An unidentified woman dubbed #PrettyPlaneGirl on Twitter has broken her silence on the “Plane bae” story, slamming two of her fellow Alaska Airlines passengers for photographing her and inventing a “false” narrative of a supposed romantic connection with a seatmate. The woman further claims the now-viral tale has led to much harassment both “online and in the real world.”
"I did not ask for and do not seek attention. #PlaneBae is not a romance - it is a digital-age cautionary tale about privacy, identity, ethics and consent."
The story began on July 3, when a woman named Rosey Blair began tweeting photos and updates of a supposed “love story” that unfolded before her on her Alaska Airlines flight from New York City to Dallas.
Blair asked the woman to move seats to she could sit next to her boyfriend, Houston Hardaway, and the stranger obliged. Blair joked with her boyfriend that the woman’s new male seatmate may be the “love of her life,” and began photographing the pair from her seat directly behind them. Blair proceeded to document their conversation through the trip, and even evidently followed them upon deplaning, photographing the pair from behind as they walked through the airport.
Meanwhile, her tweets soon went viral, sparking more than 20,000 likes on each post and hopeful reactions from Twitter users that the duo would end up together.
Even Monica Lewinsky, evidently enthralled, chimed in on the story online.
The male seatmate was soon revealed to be Euan Holden, a former professional soccer player who became known as #PlaneBae through the social media frenzy. In the days since, Holden appeared on a number of morning shows, including “Good Morning America,” to talk about the viral story and declared the unnamed woman a “very, very, very lovely girl.”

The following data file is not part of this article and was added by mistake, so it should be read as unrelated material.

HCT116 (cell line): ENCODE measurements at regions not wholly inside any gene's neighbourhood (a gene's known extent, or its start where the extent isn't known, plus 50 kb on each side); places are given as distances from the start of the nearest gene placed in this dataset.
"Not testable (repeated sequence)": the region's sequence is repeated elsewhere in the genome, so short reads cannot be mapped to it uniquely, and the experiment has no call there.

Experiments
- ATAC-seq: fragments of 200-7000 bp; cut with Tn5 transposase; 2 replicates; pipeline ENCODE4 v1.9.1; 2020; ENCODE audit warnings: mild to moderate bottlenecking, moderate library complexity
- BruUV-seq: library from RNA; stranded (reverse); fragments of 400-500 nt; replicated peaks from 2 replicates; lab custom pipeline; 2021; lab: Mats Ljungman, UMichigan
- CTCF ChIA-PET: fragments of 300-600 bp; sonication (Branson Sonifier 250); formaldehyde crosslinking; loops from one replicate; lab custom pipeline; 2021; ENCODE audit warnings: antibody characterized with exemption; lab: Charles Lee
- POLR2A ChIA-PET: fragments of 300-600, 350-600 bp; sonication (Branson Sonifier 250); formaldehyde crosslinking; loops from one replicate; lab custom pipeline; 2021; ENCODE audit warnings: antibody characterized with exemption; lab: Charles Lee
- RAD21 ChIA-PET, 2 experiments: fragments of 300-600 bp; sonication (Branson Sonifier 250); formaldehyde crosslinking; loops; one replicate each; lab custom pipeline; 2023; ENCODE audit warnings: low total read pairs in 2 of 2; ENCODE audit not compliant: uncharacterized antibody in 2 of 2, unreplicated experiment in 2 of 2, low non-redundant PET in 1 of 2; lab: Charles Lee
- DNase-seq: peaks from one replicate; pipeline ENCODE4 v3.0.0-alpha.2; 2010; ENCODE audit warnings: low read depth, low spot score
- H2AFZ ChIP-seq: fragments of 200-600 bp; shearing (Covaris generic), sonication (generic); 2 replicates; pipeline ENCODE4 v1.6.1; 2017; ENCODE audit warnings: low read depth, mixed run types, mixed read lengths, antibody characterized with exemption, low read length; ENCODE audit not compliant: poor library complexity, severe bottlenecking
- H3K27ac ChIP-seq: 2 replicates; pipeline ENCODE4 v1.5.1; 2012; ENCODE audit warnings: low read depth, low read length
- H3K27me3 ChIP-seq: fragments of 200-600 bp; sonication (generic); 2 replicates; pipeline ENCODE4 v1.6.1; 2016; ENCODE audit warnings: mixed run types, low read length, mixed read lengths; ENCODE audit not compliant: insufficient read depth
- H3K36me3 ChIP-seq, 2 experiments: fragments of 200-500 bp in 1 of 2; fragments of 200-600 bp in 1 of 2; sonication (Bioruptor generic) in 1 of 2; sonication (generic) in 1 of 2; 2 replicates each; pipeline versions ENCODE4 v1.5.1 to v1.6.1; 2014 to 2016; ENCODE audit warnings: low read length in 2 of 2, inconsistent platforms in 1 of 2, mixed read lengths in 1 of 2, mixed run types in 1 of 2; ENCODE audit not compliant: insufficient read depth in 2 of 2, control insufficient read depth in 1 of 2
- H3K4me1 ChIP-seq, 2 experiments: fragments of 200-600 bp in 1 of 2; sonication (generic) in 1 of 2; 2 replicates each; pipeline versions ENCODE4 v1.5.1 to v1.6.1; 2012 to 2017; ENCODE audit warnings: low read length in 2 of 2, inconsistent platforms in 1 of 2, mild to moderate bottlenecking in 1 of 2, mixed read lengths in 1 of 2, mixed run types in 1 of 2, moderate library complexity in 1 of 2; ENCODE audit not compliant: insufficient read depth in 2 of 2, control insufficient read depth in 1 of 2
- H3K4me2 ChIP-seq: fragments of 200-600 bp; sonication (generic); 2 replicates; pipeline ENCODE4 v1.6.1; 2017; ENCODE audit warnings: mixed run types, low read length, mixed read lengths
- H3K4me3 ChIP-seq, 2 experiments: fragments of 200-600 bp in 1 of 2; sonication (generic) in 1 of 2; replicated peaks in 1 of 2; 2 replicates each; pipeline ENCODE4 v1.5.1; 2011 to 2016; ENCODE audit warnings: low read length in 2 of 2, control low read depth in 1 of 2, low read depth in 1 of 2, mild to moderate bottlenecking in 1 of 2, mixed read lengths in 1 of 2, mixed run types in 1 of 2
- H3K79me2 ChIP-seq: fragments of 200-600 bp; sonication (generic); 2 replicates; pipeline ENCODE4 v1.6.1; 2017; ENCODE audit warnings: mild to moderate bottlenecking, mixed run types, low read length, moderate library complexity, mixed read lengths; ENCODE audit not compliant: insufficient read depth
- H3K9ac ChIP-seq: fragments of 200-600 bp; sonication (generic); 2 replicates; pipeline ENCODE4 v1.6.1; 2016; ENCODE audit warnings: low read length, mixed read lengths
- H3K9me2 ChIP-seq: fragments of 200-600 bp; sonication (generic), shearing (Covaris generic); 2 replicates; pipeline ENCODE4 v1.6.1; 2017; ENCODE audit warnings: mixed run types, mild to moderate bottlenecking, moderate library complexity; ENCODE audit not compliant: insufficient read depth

Then, the online community soon turned and declared the situation an invasion of #PrettyPlaneGirl’s privacy. Holden changed his tune as well, asking social media users to respect the unnamed woman’s privacy - though he also named the woman in the video, which led to social media users tracking her down.
Blair, too, issued an apology for her actions.
"The last thing I want to do is remove agency and autonomy from another woman," she wrote on Twitter. "I wish I could communicate the shame I feel in having done this, but I truly feel that at this point my feelings are irrelevant. This may be coming too little too late."
Lewinsky also apologized for her initial comments as well.
On July 13, #PrettyPlaneGirl spoke out for the first time through a statement to Business Insider via her lawyer, Wesley Mullen of New York City-based law firm Mullen PC. Her following statement is detailed below:
"I am a young professional woman. On July 2, I took a commercial flight from New York to Dallas. Without my knowledge or consent, other passengers photographed me and recorded my conversation with a seatmate. They posted images and recordings to social media, and speculated unfairly about my private conduct.
Since then, my personal information has been widely distributed online. Strangers publicly discussed my private life based on patently false information. I have been doxxed, shamed, insulted and harassed. Voyeurs have come looking for me online and in the real world.
I did not ask for and do not seek attention. #PlaneBae is not a romance - it is a digital-age cautionary tale about privacy, identity, ethics and consent.
Please continue to respect my privacy, and my desire to remain anonymous."
Despite the statement claiming the flight was July 2, all the tweets were posted July 3.
Fox News' Michelle Gant and Kathleen Joyce contributed to this report.